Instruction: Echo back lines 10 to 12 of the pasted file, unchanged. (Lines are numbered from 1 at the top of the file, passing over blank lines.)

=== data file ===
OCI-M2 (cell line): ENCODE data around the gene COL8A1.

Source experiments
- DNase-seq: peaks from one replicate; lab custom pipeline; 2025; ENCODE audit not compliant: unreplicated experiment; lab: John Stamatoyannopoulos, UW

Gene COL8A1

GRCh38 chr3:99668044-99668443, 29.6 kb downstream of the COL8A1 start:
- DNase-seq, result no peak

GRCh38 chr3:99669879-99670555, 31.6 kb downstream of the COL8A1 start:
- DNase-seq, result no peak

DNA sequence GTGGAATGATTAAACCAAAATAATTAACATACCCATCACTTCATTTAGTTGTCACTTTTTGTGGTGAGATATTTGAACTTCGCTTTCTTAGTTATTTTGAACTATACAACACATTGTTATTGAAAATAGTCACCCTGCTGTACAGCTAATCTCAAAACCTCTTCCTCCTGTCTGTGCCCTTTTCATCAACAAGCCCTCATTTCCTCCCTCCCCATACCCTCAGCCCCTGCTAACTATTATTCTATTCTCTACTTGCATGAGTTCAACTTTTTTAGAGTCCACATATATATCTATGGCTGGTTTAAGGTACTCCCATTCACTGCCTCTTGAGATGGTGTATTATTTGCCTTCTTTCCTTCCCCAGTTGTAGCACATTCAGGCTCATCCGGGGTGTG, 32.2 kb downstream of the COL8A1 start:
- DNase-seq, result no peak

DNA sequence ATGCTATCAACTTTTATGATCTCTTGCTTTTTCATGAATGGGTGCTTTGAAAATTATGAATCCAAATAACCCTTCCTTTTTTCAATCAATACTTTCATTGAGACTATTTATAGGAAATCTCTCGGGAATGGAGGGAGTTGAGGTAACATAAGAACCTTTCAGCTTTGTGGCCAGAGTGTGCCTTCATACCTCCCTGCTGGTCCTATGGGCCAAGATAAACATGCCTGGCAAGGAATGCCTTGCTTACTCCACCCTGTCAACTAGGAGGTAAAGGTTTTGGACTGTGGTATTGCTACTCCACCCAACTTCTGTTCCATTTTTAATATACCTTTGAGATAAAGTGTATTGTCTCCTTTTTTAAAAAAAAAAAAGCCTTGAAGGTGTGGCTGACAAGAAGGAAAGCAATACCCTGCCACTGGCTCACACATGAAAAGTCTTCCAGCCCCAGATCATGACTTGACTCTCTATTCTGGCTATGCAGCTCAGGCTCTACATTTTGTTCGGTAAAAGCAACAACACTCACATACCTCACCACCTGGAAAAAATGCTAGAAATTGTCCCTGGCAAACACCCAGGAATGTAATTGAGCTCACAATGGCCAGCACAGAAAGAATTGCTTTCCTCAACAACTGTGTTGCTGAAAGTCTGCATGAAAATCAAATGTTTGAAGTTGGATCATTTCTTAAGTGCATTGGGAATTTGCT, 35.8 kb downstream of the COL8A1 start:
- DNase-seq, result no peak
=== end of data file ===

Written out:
- DNase-seq, result no peak

DNA sequence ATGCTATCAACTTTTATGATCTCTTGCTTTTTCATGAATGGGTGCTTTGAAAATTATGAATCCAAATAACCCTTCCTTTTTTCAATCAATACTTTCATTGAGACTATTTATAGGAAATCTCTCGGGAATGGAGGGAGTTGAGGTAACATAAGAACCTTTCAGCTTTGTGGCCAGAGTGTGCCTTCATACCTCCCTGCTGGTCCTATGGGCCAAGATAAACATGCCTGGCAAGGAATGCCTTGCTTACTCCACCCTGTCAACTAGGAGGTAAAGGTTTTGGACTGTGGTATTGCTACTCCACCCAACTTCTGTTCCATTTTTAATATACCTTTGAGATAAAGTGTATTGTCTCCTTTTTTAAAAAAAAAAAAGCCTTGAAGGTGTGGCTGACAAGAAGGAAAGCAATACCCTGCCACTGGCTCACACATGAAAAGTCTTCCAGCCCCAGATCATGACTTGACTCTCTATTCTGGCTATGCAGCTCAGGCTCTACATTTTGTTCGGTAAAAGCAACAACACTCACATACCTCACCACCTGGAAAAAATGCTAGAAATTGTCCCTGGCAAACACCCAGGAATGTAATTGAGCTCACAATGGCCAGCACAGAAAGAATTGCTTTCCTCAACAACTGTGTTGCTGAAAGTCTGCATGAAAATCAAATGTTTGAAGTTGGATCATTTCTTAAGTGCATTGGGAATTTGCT, 35.8 kb downstream of the COL8A1 start:
- DNase-seq, result no peak